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UBCO professor Gord Lovegrove credits his success in the municipal election, in part, to how close he came last time around.
"I was the first loser, I was number nine, my name was known, so thank you everybody!" he said with a laugh.
But he remains quite serious about an idea many others might laugh off.
The question is, will it be derailed before it pulls out of the station.
"I do think council will listen," he said, "and I think I will have to have the answers ready for when they do give me that opportunity to talk it over with them."
And he's already seen promising signals from the new group.
"The fact that Ron Cannan talked about it as part of his platform, and others have been talking about it as well."
Cannan, the former Member of Parliament and former city councillor and broadcaster Rick Webber join Lovegrove to make up the trio of new council members voted in.
The rail system Lovegrove envisions would use existing highways and major road right-of-ways without necessarily widening them.
The 'Tram Train' can use tracks on the centre median or down the side, and he sees it running not just through Kelowna, but connecting with neighbouring cities as well.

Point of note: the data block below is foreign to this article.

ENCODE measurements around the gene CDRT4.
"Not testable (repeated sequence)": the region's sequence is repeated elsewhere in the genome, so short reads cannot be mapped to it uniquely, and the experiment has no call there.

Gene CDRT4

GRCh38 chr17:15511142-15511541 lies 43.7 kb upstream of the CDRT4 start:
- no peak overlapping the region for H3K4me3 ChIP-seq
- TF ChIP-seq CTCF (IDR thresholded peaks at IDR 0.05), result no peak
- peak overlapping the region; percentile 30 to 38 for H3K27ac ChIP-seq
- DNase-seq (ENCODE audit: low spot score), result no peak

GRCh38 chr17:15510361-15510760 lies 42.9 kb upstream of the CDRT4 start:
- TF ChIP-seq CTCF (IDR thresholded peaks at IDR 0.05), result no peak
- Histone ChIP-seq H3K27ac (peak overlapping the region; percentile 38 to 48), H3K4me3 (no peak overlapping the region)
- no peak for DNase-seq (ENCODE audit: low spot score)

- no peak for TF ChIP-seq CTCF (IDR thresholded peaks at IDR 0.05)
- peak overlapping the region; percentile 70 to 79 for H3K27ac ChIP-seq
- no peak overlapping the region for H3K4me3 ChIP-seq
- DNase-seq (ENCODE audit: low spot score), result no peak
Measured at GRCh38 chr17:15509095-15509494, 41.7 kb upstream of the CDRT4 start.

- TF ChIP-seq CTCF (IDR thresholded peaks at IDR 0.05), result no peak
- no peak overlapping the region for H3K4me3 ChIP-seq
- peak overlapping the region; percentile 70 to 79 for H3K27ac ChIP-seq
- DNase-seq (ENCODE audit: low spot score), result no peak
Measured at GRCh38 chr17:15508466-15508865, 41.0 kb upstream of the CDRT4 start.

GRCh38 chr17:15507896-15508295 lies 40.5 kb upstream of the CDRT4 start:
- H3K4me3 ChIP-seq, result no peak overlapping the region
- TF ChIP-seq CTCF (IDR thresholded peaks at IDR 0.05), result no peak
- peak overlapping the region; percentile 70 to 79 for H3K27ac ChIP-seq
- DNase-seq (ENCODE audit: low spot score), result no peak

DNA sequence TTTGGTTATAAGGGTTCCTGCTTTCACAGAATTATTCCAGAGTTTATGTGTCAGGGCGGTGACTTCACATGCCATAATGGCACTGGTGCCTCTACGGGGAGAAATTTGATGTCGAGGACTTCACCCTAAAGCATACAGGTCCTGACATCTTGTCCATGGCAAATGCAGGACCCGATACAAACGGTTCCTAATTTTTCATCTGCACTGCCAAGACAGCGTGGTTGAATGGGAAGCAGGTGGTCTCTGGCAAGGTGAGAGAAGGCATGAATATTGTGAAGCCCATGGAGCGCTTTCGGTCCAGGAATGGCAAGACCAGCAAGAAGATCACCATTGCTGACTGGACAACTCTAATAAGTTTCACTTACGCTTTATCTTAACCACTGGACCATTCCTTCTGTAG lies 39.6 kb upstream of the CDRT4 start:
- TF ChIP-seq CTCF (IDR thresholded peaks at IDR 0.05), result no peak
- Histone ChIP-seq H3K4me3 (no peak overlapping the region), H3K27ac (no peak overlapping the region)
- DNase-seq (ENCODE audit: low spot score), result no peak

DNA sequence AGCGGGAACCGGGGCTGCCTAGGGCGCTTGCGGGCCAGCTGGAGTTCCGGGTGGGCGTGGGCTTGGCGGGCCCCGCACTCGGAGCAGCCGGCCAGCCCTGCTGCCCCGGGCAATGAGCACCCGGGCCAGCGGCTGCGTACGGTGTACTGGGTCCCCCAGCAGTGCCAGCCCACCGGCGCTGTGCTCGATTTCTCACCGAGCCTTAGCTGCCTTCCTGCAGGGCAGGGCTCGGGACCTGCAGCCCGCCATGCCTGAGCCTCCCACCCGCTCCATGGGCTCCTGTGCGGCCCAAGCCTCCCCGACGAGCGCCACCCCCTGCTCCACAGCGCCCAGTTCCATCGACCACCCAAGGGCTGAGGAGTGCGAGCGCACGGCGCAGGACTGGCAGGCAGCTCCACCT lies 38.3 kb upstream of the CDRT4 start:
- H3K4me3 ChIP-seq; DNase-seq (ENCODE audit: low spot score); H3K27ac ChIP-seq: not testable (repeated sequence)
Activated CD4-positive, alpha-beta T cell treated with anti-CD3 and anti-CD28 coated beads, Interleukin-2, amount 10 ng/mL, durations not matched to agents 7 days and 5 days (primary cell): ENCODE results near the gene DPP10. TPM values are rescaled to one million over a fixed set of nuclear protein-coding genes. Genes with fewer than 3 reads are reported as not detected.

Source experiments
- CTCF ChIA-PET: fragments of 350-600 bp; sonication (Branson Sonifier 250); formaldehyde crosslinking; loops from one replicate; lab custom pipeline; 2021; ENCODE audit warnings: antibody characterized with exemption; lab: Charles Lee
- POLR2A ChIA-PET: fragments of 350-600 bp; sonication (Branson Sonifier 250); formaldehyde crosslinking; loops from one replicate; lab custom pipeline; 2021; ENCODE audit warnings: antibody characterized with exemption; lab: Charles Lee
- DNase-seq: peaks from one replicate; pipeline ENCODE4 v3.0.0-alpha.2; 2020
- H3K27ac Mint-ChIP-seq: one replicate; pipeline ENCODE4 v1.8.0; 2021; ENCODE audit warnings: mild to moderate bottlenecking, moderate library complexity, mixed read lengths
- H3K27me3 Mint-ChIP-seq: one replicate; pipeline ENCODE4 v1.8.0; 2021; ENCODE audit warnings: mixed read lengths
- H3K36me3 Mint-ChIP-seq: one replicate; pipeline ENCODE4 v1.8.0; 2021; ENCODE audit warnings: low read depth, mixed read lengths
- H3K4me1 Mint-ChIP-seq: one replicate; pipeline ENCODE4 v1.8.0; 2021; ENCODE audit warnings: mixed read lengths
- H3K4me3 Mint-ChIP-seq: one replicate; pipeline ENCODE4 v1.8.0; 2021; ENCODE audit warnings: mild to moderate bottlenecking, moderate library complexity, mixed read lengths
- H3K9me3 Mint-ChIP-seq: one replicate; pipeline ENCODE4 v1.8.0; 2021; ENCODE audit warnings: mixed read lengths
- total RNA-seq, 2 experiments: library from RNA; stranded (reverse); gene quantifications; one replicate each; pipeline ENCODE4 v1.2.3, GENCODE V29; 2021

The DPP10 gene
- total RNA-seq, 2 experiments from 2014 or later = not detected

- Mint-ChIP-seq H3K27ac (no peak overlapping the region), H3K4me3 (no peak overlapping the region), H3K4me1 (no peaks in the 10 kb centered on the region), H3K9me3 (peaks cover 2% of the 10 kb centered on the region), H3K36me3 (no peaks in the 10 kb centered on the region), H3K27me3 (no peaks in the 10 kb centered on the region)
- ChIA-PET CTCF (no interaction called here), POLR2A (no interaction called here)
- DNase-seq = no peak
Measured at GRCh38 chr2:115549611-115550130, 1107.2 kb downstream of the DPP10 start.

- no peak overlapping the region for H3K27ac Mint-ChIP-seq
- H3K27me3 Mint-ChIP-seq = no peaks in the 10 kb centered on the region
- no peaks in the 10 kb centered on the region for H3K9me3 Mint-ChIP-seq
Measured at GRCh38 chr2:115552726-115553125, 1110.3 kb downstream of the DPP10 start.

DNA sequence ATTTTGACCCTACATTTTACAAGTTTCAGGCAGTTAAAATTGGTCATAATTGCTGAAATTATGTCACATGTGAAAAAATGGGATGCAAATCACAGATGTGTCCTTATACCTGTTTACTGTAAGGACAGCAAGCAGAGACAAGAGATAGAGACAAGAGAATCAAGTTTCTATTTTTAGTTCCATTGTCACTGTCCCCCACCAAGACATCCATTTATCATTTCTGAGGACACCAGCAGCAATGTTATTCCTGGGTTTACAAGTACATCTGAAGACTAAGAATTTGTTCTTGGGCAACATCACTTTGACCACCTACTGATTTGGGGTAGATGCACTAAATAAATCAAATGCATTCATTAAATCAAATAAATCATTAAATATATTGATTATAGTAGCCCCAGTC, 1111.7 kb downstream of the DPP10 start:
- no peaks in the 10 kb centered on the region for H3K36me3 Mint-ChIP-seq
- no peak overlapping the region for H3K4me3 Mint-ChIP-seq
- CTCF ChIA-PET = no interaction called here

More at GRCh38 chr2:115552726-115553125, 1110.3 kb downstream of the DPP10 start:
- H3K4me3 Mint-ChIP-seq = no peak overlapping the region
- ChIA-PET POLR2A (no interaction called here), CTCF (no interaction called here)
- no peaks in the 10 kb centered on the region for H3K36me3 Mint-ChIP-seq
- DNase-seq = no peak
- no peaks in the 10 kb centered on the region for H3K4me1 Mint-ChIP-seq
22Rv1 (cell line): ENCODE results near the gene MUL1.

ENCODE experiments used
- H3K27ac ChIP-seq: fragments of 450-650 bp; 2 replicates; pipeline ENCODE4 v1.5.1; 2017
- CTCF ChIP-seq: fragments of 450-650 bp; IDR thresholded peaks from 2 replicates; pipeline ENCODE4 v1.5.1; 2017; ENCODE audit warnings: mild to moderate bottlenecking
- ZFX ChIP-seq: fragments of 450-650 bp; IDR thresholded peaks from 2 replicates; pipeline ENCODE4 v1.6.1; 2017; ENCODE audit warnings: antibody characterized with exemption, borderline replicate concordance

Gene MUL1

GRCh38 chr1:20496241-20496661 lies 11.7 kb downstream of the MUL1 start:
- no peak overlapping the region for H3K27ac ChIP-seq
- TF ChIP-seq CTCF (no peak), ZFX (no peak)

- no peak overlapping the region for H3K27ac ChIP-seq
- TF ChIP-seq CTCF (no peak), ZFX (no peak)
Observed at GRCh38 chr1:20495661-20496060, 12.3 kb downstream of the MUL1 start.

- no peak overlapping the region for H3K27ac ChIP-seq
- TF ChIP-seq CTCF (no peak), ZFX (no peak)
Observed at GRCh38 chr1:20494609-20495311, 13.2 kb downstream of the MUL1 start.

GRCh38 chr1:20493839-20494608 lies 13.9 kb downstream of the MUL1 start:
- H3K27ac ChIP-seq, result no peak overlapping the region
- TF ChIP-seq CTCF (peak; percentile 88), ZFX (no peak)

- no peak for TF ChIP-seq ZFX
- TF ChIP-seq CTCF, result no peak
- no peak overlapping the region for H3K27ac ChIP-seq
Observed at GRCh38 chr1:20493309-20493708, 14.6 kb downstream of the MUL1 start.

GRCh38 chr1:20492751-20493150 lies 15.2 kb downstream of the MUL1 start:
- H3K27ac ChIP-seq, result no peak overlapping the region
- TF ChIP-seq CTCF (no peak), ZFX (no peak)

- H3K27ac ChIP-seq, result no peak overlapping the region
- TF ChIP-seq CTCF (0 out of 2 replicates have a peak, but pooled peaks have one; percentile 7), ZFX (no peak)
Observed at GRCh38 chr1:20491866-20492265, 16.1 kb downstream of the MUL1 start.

The rail idea dovetails with Lovegrove's classes at UBCO.
"I'm teaching this right now, Thursday in my lecture on railway engineering," he said.
"We've got a world expert on tram-trains talking about it."
Lovegrove promises to press his council colleagues and the public as well.
"I know that there is interest. We have to solve our congestion problems and we can't afford more roads."
Critics would argue that such a system is too expensive for a region like ours to support, but he said it's less expensive than the alternative.
"It's half the cost of any roadwork, widening and a second bridge," Lovegrove argues.
And he said his campaign door-knocking revealed enormous support from the public.
"Of the 11 thousand people I talked to, I think I met one. I think he was a heart surgeon who wanted to drive his Porsche, that didn't want to get on that tram-train."
The new council will be sworn in, Nov 7.